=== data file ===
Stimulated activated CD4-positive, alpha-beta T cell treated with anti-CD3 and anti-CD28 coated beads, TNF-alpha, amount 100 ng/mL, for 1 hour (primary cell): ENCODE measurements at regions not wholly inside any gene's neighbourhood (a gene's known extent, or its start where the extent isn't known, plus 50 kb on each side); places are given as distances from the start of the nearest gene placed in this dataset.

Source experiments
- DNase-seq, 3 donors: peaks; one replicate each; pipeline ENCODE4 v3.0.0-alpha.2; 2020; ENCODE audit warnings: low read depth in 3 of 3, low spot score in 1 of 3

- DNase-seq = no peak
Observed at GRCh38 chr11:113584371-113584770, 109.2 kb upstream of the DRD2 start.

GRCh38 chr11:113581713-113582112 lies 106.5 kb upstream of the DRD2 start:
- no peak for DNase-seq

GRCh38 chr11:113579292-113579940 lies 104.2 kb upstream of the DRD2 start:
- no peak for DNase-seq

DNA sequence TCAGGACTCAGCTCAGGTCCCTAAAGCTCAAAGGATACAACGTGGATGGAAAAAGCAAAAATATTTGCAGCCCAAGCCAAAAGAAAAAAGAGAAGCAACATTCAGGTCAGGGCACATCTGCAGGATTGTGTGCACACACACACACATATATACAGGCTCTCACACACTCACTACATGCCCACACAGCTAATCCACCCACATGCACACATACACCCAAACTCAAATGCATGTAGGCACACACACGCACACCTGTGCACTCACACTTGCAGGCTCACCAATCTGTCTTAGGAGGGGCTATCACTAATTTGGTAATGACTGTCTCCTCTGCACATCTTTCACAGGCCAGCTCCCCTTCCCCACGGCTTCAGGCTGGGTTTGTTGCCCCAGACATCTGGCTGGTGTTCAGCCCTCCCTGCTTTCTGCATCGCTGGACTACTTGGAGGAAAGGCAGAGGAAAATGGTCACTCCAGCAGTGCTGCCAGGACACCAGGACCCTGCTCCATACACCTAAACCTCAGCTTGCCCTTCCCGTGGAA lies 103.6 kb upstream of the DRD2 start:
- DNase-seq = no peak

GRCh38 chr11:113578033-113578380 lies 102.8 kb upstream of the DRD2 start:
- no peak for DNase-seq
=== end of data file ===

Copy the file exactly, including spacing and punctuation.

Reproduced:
Stimulated activated CD4-positive, alpha-beta T cell treated with anti-CD3 and anti-CD28 coated beads, TNF-alpha, amount 100 ng/mL, for 1 hour (primary cell): ENCODE measurements at regions not wholly inside any gene's neighbourhood (a gene's known extent, or its start where the extent isn't known, plus 50 kb on each side); places are given as distances from the start of the nearest gene placed in this dataset.

Source experiments
- DNase-seq, 3 donors: peaks; one replicate each; pipeline ENCODE4 v3.0.0-alpha.2; 2020; ENCODE audit warnings: low read depth in 3 of 3, low spot score in 1 of 3

- DNase-seq = no peak
Observed at GRCh38 chr11:113584371-113584770, 109.2 kb upstream of the DRD2 start.

GRCh38 chr11:113581713-113582112 lies 106.5 kb upstream of the DRD2 start:
- no peak for DNase-seq

GRCh38 chr11:113579292-113579940 lies 104.2 kb upstream of the DRD2 start:
- no peak for DNase-seq

DNA sequence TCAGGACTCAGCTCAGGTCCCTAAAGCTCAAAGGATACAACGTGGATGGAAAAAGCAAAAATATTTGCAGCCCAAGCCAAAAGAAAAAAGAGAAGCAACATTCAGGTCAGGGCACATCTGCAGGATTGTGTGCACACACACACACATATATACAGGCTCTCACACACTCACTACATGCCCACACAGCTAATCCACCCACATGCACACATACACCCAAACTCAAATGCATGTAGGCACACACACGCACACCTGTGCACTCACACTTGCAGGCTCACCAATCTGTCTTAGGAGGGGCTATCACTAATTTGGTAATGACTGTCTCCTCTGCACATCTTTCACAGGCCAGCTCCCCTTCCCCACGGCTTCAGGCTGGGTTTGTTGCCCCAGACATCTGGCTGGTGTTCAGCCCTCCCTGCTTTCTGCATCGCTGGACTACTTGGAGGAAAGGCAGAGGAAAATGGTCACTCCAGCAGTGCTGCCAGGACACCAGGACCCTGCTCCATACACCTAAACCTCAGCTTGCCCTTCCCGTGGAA lies 103.6 kb upstream of the DRD2 start:
- DNase-seq = no peak

GRCh38 chr11:113578033-113578380 lies 102.8 kb upstream of the DRD2 start:
- no peak for DNase-seq